Filling your stockings with chocolate? Be careful with dogs in the house!

Those stashes of stocking chocolate waiting to be delivered on Christmas Eve can be deadly for your dog if they find it early.  Chocolate poisoning is one of the most common causes of canine poisoning. Chocolate’s deadliness to pooches, however, depends on the size of the dog, how much chocolate was munched, the quality of that chocolate and whether it was milk, white or dark chocolate.

Older dogs, puppies, and dogs with other health issues are also more vulnerable. The symptoms of a toxic dose of chocolate begin within the first few hours after consumption — vomiting, diarrhea or hyperactivity. As time passes and more theobromine is absorbed, your dog’s heart rate will increase, which can cause arrhythmia, restlessness, hyperactivity, muscle twitching, increased urination and/or excessive panting. The third phase is muscle tremors, seizures, coma and even death.

Read this article for full details of how dangerous is chocolate for dogs.

My dog last year binged on four stockings full of chocolate and he is still here, thankfully. So, for this holiday season, I wanted to share with you the most recent experience I had with Prince, my lab, his chocolate-binging, and how I handled it.

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My dog is a Labrador retriever who is dedicated to finding any forgotten treat, food or snacks in bags, coat pockets, or on the counter.  He could work in airport security he is so thorough.  He opens bags and finds food that has long been forgotten.  His technique for opening the bag usually does not damage the bag, somehow he has figured how to work the zipper.  If he goes for a treat in a pocket, he makes a tiny hole on the inside of the jacket pocket.  I am usually in the dark when it comes to his shenanigans until I put my hand in my pocket.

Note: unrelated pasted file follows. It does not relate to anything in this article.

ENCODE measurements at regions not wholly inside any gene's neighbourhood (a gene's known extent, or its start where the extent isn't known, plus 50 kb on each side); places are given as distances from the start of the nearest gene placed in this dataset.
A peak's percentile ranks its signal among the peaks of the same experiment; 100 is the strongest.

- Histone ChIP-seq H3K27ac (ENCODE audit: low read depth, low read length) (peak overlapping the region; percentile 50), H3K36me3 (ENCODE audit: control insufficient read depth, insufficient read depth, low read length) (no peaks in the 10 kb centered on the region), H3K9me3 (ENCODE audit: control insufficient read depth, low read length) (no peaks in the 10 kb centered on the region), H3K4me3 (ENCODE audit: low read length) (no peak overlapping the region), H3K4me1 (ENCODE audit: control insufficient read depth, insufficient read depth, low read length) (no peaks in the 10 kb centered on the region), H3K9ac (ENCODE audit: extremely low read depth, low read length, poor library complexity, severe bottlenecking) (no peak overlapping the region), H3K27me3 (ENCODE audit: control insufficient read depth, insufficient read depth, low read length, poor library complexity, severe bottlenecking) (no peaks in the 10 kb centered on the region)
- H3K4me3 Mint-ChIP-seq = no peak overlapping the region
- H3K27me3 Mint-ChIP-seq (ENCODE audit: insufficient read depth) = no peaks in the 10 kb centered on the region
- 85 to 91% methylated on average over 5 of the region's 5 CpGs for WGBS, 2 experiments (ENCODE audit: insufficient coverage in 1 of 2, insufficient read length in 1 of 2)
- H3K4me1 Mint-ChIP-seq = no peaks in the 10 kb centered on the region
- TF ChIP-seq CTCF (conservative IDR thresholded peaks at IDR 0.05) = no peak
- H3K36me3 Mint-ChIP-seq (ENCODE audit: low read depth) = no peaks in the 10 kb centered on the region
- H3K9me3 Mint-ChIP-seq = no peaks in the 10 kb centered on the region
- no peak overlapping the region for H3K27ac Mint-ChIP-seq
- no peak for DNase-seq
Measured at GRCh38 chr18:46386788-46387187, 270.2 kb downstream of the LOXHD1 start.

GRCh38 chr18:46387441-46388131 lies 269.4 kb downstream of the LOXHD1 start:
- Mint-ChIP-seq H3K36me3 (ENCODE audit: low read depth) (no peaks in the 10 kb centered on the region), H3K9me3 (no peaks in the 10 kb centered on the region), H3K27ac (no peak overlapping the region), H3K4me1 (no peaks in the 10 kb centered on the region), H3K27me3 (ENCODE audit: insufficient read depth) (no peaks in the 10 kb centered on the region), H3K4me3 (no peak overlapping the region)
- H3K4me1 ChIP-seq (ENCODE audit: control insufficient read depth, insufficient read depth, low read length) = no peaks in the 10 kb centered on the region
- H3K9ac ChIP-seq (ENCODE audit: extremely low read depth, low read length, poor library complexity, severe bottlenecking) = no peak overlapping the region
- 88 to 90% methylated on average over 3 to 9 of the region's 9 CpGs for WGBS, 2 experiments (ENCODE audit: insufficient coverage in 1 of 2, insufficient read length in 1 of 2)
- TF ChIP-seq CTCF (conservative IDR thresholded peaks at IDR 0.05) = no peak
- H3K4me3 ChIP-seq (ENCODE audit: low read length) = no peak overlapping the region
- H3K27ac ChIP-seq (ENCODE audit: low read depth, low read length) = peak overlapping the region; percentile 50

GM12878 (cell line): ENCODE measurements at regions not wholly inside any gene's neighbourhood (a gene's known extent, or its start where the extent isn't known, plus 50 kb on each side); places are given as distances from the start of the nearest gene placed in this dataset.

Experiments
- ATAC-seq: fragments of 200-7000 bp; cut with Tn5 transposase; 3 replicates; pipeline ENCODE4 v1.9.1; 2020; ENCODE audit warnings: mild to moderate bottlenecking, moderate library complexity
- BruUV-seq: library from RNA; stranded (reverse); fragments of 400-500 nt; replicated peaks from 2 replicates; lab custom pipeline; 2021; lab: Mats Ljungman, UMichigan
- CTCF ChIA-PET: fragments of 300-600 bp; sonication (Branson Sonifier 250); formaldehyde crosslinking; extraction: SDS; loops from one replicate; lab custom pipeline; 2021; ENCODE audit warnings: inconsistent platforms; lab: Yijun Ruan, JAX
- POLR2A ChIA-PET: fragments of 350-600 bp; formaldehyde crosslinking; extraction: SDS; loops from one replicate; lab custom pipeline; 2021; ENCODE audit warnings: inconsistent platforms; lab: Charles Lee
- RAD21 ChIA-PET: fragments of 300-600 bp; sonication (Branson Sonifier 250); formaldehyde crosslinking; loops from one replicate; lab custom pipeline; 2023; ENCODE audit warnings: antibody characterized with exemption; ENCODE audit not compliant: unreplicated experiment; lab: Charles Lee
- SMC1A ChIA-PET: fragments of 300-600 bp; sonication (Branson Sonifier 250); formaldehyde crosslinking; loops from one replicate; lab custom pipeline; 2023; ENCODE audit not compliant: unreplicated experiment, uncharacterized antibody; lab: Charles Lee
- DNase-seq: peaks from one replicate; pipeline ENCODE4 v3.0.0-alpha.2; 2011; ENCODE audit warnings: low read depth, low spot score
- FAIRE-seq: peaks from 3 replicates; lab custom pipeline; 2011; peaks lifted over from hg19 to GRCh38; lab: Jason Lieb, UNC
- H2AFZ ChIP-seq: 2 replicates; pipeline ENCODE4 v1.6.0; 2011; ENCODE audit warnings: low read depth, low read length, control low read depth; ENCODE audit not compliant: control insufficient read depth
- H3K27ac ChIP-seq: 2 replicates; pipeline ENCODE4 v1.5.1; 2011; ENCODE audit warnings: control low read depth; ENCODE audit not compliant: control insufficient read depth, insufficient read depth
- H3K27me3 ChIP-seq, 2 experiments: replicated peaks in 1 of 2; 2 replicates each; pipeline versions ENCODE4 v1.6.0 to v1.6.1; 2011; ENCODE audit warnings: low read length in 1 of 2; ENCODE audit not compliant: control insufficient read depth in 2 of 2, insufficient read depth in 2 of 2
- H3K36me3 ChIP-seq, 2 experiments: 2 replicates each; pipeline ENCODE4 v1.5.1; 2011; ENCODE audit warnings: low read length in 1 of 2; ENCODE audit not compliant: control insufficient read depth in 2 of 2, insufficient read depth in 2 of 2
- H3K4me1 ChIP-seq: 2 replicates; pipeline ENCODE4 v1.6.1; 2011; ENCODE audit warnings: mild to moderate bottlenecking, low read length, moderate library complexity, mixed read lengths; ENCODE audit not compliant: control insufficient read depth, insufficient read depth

Luckily for me, he does not devour the packaging if he has had a binge-fest which is how I found out about his latest misadventure with chocolate last week. Turns out he had treated himself to 3/4 of a bar of 85% cacao, which he had extracted from a friend’s backpack.  I have been down this road before with him (and his eating of dark chocolate) so I know how quickly it affects him as well as how dangerous it is and the price tag for the vet. I knew I needed to act quickly to rid the toxic cacao from his system.  You have a window of about 4-6 hours after ingestion to act with positive results.

Without telling him a thing, I put him on the leash and handed my friend the bottle of hydrogen peroxide.  We went outside and I told her to pour in some hydrogen peroxide when I get his mouth open.  Vets encourage to give a few teaspoons at a time to induce vomiting, but I know from past experience that if I don’t get enough down him the first time, he is not coming back for more. Hydrogen peroxide works quickly and it is amazing to watch my black dog literally turn a dark green and start vomiting.  After emptying his stomach of all the chocolate he looked at me deflated and betrayed. But, he was still alive and we were going to get a good nights’ sleep.  The next treat was activated charcoal – it is suggested you make a nice slurry but I knew there was not a chance I could pry his mouth open again.  So a capsule hidden in peanut butter went down the hatch. The charcoal binds to many types of poisons and thus prevents their absorption into the bloodstream.

He settled down for the night – giving me a wide berth for the rest of the evening. We slept through the night with him eagerly showing up for breakfast the next morning.

 

 

 

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